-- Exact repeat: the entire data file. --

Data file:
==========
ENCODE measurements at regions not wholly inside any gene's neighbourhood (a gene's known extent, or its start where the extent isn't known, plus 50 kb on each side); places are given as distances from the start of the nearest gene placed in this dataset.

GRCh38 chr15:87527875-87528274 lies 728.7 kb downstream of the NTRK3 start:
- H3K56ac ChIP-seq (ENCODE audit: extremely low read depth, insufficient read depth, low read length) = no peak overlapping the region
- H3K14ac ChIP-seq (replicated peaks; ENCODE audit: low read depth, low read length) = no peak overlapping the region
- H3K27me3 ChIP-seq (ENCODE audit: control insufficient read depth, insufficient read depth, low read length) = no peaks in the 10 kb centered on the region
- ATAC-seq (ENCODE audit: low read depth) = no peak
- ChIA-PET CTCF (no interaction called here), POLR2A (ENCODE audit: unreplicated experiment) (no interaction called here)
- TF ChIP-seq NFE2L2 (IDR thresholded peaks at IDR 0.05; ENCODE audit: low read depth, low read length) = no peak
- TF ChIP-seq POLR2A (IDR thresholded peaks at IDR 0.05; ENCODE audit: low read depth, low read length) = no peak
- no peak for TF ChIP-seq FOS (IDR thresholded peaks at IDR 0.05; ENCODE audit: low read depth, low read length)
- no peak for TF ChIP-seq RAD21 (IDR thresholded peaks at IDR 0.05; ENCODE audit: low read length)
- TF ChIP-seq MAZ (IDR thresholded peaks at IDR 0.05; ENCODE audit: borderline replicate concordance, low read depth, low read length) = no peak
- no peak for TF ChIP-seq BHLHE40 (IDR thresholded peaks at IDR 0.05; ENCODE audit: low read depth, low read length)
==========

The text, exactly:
ENCODE measurements at regions not wholly inside any gene's neighbourhood (a gene's known extent, or its start where the extent isn't known, plus 50 kb on each side); places are given as distances from the start of the nearest gene placed in this dataset.

GRCh38 chr15:87527875-87528274 lies 728.7 kb downstream of the NTRK3 start:
- H3K56ac ChIP-seq (ENCODE audit: extremely low read depth, insufficient read depth, low read length) = no peak overlapping the region
- H3K14ac ChIP-seq (replicated peaks; ENCODE audit: low read depth, low read length) = no peak overlapping the region
- H3K27me3 ChIP-seq (ENCODE audit: control insufficient read depth, insufficient read depth, low read length) = no peaks in the 10 kb centered on the region
- ATAC-seq (ENCODE audit: low read depth) = no peak
- ChIA-PET CTCF (no interaction called here), POLR2A (ENCODE audit: unreplicated experiment) (no interaction called here)
- TF ChIP-seq NFE2L2 (IDR thresholded peaks at IDR 0.05; ENCODE audit: low read depth, low read length) = no peak
- TF ChIP-seq POLR2A (IDR thresholded peaks at IDR 0.05; ENCODE audit: low read depth, low read length) = no peak
- no peak for TF ChIP-seq FOS (IDR thresholded peaks at IDR 0.05; ENCODE audit: low read depth, low read length)
- no peak for TF ChIP-seq RAD21 (IDR thresholded peaks at IDR 0.05; ENCODE audit: low read length)
- TF ChIP-seq MAZ (IDR thresholded peaks at IDR 0.05; ENCODE audit: borderline replicate concordance, low read depth, low read length) = no peak
- no peak for TF ChIP-seq BHLHE40 (IDR thresholded peaks at IDR 0.05; ENCODE audit: low read depth, low read length)